At a teachers college in far northwestern China, students were irritated to find that their professors were escorting them to lunch last month — an odd occurrence since they were more than capable of finding the cafeteria themselves.
There was an ulterior motive, students told travelers who recently visited the city of Kashgar: The college wanted to make sure that the students, most of them Muslims, were eating rather than fasting in daylight hours during the holy month of Ramadan.
Then, something even stranger happened, the students said. When Ramadan ended late last month, launching the three-day Eid al-Fitr feast, all the restaurants and the cafeteria on campus were shut down. Students were barred from leaving the campus. On the next two days of the holiday, the cafeteria was open, but the students were locked in, unable to leave to celebrate with their families.
“It was totally backwards,” complained a 20-year-old Muslim student who was forced to skip the holiday.
In the aftermath of violent protests this year by Uighurs, the ethnic Turkic and Muslim minority living in northwestern China, authorities have deepened their campaign against religious practices — particularly during Ramadan.
For years, China has restricted observance of Ramadan for Communist Party members and government cadres. On one website for an agricultural bureau, for instance, employees were reminded “not to practice any religion, not to attend religious events and not to fast.”
This year, the local Communist Party also ordered restaurants to remain open during the day, even though chefs and most of their potential customers were fasting. Failure to keep their doors open made restaurants subject to fines of up to $780, the equivalent of several months’ salary.
So restaurateurs made token gestures, assigning one waiter to sit in the doorway and a chef to make a single dish that would be either eaten cold at night or discarded.
In Kashgar, across from the Id Kah Mosque, the largest in China, travelers described a bored teenage waiter in a Muslim skullcap sitting in the doorway of a darkened restaurant looking out onto the dusty sidewalk as if waiting for the customers he knew wouldn’t come.
Along the entire strip, restaurants were similarly unlit and empty, with none of the usual smells of roasting lamb wafting from the kitchens.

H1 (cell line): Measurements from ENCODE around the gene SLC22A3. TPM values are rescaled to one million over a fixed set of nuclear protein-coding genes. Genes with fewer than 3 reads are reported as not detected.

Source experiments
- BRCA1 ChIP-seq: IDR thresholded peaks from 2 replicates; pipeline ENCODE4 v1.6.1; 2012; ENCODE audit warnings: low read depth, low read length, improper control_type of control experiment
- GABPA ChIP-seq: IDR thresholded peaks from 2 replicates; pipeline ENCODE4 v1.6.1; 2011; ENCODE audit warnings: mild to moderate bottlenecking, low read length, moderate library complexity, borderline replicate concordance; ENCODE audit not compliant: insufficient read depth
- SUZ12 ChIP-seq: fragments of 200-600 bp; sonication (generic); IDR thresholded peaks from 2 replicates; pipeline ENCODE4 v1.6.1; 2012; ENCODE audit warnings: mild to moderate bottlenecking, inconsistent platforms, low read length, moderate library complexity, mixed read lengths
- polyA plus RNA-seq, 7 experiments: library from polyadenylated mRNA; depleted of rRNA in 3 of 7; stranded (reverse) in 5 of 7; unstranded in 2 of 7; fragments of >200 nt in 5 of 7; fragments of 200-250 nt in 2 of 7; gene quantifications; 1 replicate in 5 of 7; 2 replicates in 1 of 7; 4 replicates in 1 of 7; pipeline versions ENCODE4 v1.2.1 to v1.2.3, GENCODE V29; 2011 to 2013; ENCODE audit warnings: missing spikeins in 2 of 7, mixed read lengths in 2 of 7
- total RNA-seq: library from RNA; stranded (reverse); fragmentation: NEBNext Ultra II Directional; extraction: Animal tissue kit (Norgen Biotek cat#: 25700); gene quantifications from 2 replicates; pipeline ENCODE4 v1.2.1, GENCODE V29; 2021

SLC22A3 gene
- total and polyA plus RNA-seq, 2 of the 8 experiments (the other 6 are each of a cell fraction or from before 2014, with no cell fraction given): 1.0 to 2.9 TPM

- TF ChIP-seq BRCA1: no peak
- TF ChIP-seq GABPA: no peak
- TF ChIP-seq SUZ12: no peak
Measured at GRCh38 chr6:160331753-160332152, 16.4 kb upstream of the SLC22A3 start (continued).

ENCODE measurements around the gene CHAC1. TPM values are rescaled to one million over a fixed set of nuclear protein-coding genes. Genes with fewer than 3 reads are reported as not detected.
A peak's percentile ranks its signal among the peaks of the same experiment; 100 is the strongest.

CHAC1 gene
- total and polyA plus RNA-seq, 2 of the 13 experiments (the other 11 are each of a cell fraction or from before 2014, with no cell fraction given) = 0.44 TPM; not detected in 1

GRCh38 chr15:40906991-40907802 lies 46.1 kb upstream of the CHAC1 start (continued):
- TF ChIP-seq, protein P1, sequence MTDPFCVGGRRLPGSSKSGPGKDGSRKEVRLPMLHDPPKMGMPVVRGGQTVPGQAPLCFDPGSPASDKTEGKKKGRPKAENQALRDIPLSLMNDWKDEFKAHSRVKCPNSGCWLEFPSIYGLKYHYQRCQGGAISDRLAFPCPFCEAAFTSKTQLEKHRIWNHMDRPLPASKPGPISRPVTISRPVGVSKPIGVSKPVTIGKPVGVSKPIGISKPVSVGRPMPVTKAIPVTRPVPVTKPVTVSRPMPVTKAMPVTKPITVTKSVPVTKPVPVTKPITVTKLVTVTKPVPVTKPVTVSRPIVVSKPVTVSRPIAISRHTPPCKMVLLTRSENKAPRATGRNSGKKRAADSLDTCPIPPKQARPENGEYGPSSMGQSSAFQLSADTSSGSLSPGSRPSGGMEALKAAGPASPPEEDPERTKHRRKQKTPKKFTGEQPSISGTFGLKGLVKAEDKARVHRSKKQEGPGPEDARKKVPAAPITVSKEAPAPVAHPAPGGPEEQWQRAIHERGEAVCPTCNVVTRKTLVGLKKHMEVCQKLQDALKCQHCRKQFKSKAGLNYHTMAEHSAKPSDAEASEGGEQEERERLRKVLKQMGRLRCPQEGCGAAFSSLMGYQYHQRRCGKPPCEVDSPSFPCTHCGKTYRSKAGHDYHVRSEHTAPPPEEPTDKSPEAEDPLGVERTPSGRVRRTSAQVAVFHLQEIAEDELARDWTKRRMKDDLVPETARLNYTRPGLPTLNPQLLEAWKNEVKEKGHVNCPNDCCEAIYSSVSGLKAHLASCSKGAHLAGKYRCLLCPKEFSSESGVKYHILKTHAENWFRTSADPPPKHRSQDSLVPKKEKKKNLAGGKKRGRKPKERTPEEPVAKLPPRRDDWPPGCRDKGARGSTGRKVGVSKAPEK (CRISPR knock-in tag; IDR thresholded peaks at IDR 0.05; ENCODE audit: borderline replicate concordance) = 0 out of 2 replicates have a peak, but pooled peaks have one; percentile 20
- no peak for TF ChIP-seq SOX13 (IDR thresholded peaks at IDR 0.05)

“They just offer what they can to avoid trouble,” said a doctor in his late 20s, who asked not to be quoted by name for fear of retaliation. He described the compromise at one of his favorite restaurants, where the chef made only rice pilaf. “The chefs can’t even taste the food to make sure it is delicious.”
The policy extended deeper into Xinjiang province than just Kashgar. In Aksu, 250 miles to the northeast, the municipal website warned that restaurant owners “who close without reason during the ‘Ramadan period’ will be severely dealt with according to the relevant regulations.”
Residents of Xinjiang province say that Chinese policies regarding Ramadan have become steadily more draconian over the years.
“It has been bad since 1993 and it is getting worse,” said Tursun Ghupur, 33, who comes from Kashgar but has been living in Beijing. “Usually for ordinary people it is OK. You can pray and you can observe Ramadan. But if you go to school and have a job with the government, you can’t be religious.”
Political scientists say the government’s strategy is likely to backfire.
“Particularly with the government crackdown on religion in Xinjiang, this has made more people see religion as a form of resistance rather than personal piety,” said Dru Gladney, a professor of anthropology at Pomona College specializing in Central Asia. “From the authorities’ standpoint, it’s really counterproductive.”
In recent months, Xinjiang has witnessed the deadliest ethnic violence since huge riots in the regional capital, Urumqi, in 2009. On the last weekend in July, the eve of Ramadan, Uighur protesters staged a series of ambushes directed against Chinese authorities, leaving 22 people dead.
At the very least, the restrictions on Ramadan undermine personal relations between Uighurs and Han Chinese.
The Kashgar doctor related an incident involving his nephew, a student at a junior high school. During the holiday, the boy was given a piece of candy by his teacher, who is Han Chinese.
“I’m doing well in school. The teacher likes me. She gave me candy,” the boy told his father late that day.
The father scoffed at the explanation. “She is only trying to tell if you’re fasting for Ramadan.”